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Preschool Children
Sleep
Body Mass Index
Mothers
Feeding Behavior
Meals
Pediatric Obesity
Prospective Studies
Weights and Measures

Keywords

  • BMI
  • Daily routines
  • Dietary quality
  • Maternal employment
  • Obesity
  • Preschool children
  • Sleep
  • Television viewing

ASJC Scopus subject areas

  • Medicine(all)

Cite this

Sleep, but not other daily routines, mediates the association between maternal employment and BMI for preschool children. / Speirs, Katherine E.; Liechty, Janet; Wu, Chi Fang; Harrison, Kristen; Bost, Kelly; McBride, Brent; Donovan, Sharon; Grigsby-Toussaint, Diana; Kim, Juhee; Wiley, Angela; Teran-Garcia, Margarita; Fiese, Barbara.

In: Sleep Medicine, Vol. 15, No. 12, 01.12.2014, p. 1590-1593.

Research output: Contribution to journalArticle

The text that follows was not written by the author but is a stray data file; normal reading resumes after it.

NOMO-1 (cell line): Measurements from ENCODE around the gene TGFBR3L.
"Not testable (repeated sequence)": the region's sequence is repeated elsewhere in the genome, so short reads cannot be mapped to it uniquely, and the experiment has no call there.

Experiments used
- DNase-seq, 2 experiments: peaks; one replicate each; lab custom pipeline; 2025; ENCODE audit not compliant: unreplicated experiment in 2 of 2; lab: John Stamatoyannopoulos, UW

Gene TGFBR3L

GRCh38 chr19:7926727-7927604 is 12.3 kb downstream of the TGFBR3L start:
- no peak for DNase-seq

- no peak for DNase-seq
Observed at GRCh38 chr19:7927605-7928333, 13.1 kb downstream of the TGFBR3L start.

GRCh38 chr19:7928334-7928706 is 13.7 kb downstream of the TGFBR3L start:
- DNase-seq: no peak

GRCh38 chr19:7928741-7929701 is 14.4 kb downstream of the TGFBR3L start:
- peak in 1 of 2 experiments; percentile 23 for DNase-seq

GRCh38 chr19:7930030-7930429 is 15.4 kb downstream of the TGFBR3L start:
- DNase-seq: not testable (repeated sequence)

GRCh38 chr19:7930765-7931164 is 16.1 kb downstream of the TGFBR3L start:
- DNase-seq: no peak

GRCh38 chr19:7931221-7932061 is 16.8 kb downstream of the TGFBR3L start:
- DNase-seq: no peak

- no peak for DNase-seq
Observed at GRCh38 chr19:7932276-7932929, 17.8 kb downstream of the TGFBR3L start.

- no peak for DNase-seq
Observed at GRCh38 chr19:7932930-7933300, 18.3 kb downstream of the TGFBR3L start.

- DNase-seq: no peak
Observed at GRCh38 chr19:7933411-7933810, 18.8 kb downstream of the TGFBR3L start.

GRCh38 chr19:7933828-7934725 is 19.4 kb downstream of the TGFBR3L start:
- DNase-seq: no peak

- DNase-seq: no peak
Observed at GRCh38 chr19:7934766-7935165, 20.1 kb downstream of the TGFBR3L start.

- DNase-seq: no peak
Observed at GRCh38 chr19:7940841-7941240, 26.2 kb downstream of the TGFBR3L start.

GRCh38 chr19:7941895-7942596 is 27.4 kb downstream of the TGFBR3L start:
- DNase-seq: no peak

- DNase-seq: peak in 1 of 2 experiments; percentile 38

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abstract = "Background: It has been established that the more time mothers spend working outside of the home, the more likely their preschool-aged children are to be overweight. However, the mechanisms explaining this relationship are not well understood. Our objective was to explore child sleep, dietary habits, TV time, and family mealtime routines as mediators of the relationship between maternal employment status (full-time, part-time, and no or minimal employment) and child body mass index (BMI) percentile. Methods: Data were drawn from waves 1 and 2 of STRONG Kids, a prospective panel study examining childhood obesity among parent-preschooler dyads (n = 247). Mothers reported their own work hours, their child's hours of nighttime sleep, dietary habits, TV time, and mealtime routines. Trained staff measured child height and weight. Results: Compared to working 0-19 h/week, both full-time (>35 h/week) and part-time (20-34 h/week) employment predicted higher child BMI percentile 1 year later. Hours of child nighttime sleep partially mediated the association between maternal full-time employment and child BMI percentile. Adjusting for individual and family characteristics, children whose mothers were employed full time were less likely to sleep longer hours than children whose mothers were employed 0-19 h/week (b = -0.49, p < 0.04). Shorter child nighttime sleep was associated with higher BMI percentile (b = -7.31, p < 0.001). None of the other mediation pathways tested were significant. Conclusions: These findings add to the growing literature on the importance of adequate sleep for young children's health.",